I was recently reminded of a sermon I preached many years ago. No one brought it up to me, but rather I was reminded by hearing someone preach something very similar recently. I’ll not cover all the finer points suffice to say that it revolved around the power of prayer and how an unbeliever has no reason to expect God to hear anything they have to say. There were some Old Testament references to abominable prayers of the wicked, and a glance at John 9:31, where the man born blind is defending the authenticity of his miracle by declaring, “Now we know that God does not hear sinners.” No one argued that point with him then, and many people wouldn’t argue it now. But maybe we should.
First of all, the Old Testament does reference instances where God doesn’t honor prayer, as should be obvious. Proverbs 28 considered a man in rebellion against the law of God as having an abominable prayer, and Proverbs 21 says that if a man doesn’t hear the poor, then he himself will not be heard, but these and others have specific conditions, and almost all deal with rebellious, national Israel.
The John 9 instance of the former blind man declaring, “We know that God does not hear sinners,” should be taken with a bit of context and a healthy dose of understanding. The context is that the Pharisees are accusing Jesus of being a sinner, but not in the sense that we define the word. Our understanding of sinner is someone who hasn’t accepted Christ as their savior. But the Jewish understanding of sinner was all non-Jews, and these were incapable of hearing from God because they were outside covenant. Calling Jesus a sinner was an insult in any era, but in that particular one, the denotation was not only that he didn’t know God, but that he wasn’t even part of the family of Abraham.
When the man says that God doesn’t hear sinners, he says it as if it is common knowledge, though there is no specific verse that says as much in the Old Testament. His rebuttal to the Pharisees has more to do with the fact that if Jesus were outside the covenant family, he would have no rights to issue a healing, for God doesn’t owe healing to the Gentiles. As always, there is more theology there than meets the eye.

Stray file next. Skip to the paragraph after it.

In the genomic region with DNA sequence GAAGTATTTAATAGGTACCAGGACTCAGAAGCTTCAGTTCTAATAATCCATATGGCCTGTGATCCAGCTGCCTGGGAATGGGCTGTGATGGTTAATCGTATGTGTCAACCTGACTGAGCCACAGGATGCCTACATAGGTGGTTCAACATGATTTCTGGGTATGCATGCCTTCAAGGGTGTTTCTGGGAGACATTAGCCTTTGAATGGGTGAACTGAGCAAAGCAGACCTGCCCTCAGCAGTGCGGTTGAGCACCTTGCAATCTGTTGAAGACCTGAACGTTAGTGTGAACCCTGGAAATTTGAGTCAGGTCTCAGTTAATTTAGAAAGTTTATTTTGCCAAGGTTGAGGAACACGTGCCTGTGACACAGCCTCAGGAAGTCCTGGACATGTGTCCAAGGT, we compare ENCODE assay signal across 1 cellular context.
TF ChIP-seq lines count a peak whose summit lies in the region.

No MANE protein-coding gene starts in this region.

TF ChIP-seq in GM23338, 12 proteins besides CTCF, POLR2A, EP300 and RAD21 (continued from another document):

If the context doesn’t apply, and the man’s verse holds up on its own, then God is limited. He would be incapable of hearing an unbeliever. What happens when the unbeliever seeks salvation by faith? Would that be the exception? Limiting God never seems to be a good idea.
So sinners have no covenant to pray from, but then again, none of us had one to pray from when we became believers. Our faith wasn’t some switch we turned on and suddenly went from not believing to believing. We walked into it, one way or the other. God heard our prayer, and while we didn’t pray from covenant, we prayed our way into one.
We know that God hears sinners when they confess, because whosoever calls upon the name of the Lord shall be saved (Romans 10:13) and Jesus promised not to cast anyone out who came to him (John 6:37). But perhaps a better question than whether or not God can hear sinners, is whether or not sinners can hear God? Or better yet, can they hear from God? We are sure, from the many instances in the Bible that God can reveal himself to anyone, sinners included. But can we take the next step, where God not only reveals himself to an unbeliever, but then uses that unbeliever as a conduit to say something in the world.
The book of Numbers relates the story of Balak and Balaam. Balak is the king of Moab, who sees the arrival of the children of Israel as a nuisance to his land. He has no idea who they are, as he calls them “a people come from Egypt,” which is a reference to the fact that Israel’s reputation as having been delivered from Egypt preceded them. Balak hired a man diviner named Balaam, a Mesopotamian, non-Jewish prophet to put a curse upon Israel as they journeyed through the land. While Balaam’s story has many positive aspects, his reputation doesn’t hold up well into the New Testament. The Torah considered him a “wicked man,” and Peter, Jude and the book of Revelation, concur. And yet, Balaam hears from God. He doesn’t necessarily obey, and it also takes a miraculous, speaking donkey, to ultimately get his attention. While a talking donkey might be normal in the world of Shrek, in the real world, it’s quite an anomaly. Let’s not be too hard on wicked Balaam. I mean, what do we expect? Many believers struggle to do what God says, how much more a non-believer? The point is that Balaam is not a believer, nor a member of covenant, and yet, he heard from God. By the standards of the man born blind, he is a sinner, an alien from the covenant of God, and God seems perfectly capable of hearing from Balaam, and Balaam was certainly capable of hearing from God. Never forget, God is not limited.
In the New Testament we have a different kind of sinner. Saul of Tarsus meets our definition of a sinner more than he meets the Jewish one. He is a Jew. He is under covenant. He has been circumcised, and he honors the commands of Torah. But, by our standards of the definition, he has not met Jesus; he does not believe Jesus was the Messiah, and he most definitely does not believe in the resurrection. In the Christian tradition, Saul is a sinner, and yet, you know the story. On the road to Damascus he encounters the Lord Jesus, recognizes him as the Lord instantly, is blinded to who he used to be, filled with the Spirit and opens his eyes on a whole new world. Saul is gone, Paul is born and Christianity as we know it is only a pen-stroke away.